Burial Lake in northwest Alaska records changes in water level and regional vegetation since ~39,000calyr BP based on terrestrial macrofossil AMS radiocarbon dates. A sedimentary unconformity is dated between 34,800 and 23,200calyr BP. During all or some of this period there was a hiatus in deposition indicating a major drop in lake level and deflation of lacustrine sediments. MIS 3 vegetation was herb-shrub tundra; more xeric graminoid-herb tundra developed after 23,200calyr BP. The tundra gradually became more mesic after 17,000calyr BP. Expansions of Salix then Betula, at 15,000 and 14,000calyr BP, respectively, are coincident with a major rise in lake level marked by increasing fine-grained sediment and higher organic matter content. Several sites in the region display disrupted sedimentation and probable hiatuses during the last glacial maximum (LGM); together regional data indicate an arid interval prior to and during the LGM and continued low moisture levels until ~15,000calyr BP. AMS 14C dates from Burial Lake are approximately synchronous with AMS 14C dates reported for the Betula expansion at nearby sites and sites across northern Alaska, but 1000-2000yr younger than bulk-sediment dates.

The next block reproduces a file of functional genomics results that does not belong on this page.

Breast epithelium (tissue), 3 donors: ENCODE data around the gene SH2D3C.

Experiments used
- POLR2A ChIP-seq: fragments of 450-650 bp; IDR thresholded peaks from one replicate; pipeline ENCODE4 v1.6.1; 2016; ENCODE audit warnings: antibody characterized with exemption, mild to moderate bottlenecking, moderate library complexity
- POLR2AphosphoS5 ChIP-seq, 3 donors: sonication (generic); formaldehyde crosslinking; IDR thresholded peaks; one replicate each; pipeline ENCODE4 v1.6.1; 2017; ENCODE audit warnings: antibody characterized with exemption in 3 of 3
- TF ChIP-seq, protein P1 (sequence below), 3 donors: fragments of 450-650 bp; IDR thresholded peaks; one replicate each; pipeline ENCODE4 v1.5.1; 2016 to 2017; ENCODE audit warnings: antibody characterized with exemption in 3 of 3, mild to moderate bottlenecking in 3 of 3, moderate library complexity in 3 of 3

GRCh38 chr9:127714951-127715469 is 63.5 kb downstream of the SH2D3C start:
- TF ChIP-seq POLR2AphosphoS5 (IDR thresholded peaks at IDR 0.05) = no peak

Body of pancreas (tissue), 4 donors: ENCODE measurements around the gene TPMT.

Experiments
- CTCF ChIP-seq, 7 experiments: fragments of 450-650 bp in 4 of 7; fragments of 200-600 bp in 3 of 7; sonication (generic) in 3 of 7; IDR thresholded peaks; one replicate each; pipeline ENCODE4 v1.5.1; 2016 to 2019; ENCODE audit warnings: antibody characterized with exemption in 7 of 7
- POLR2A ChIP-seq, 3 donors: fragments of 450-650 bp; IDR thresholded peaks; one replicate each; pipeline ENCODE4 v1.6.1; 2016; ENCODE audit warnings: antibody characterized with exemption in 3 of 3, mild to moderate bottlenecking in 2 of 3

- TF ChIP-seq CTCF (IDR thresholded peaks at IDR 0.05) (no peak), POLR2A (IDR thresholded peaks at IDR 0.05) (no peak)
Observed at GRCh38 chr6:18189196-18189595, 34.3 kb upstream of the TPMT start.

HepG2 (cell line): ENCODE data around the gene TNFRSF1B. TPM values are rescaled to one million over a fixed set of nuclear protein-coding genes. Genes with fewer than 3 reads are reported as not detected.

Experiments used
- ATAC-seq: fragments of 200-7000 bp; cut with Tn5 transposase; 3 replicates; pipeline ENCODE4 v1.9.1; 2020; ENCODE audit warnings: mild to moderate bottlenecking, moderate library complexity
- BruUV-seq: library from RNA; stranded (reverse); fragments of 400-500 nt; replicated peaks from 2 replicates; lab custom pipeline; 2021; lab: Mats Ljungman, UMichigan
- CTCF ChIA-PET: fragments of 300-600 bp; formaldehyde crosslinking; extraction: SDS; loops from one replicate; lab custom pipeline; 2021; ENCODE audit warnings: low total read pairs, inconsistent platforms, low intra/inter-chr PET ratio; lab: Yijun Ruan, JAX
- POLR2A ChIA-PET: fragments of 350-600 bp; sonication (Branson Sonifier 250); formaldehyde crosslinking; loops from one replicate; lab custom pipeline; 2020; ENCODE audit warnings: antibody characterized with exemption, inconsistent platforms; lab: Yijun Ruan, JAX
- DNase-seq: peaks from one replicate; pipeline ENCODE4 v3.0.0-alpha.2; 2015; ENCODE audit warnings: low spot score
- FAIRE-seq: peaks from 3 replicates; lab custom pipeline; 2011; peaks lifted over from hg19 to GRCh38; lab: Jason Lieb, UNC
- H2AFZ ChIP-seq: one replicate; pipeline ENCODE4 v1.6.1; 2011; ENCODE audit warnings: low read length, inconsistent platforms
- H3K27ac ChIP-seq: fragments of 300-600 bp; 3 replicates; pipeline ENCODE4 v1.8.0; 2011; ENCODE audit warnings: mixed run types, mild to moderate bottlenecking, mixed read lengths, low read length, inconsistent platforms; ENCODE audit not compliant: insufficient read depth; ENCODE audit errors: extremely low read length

Bibliographical noteFunding Information:
Funding for this project was provided by the National Science Foundation—Earth System History . The pollen was processed and counted by Andrea Krumhardt at the University of Alaska, Fairbanks. We thank Paul Cutler and Gordon Macintosh for assistance in the field and Broxton Bird for the location map. The manuscript was greatly improved by the comments of two reviewers Daniel Mann and Nancy Bigelow.
Copyright 2011 Elsevier B.V., All rights reserved.
- Climate change
- Moisture balance
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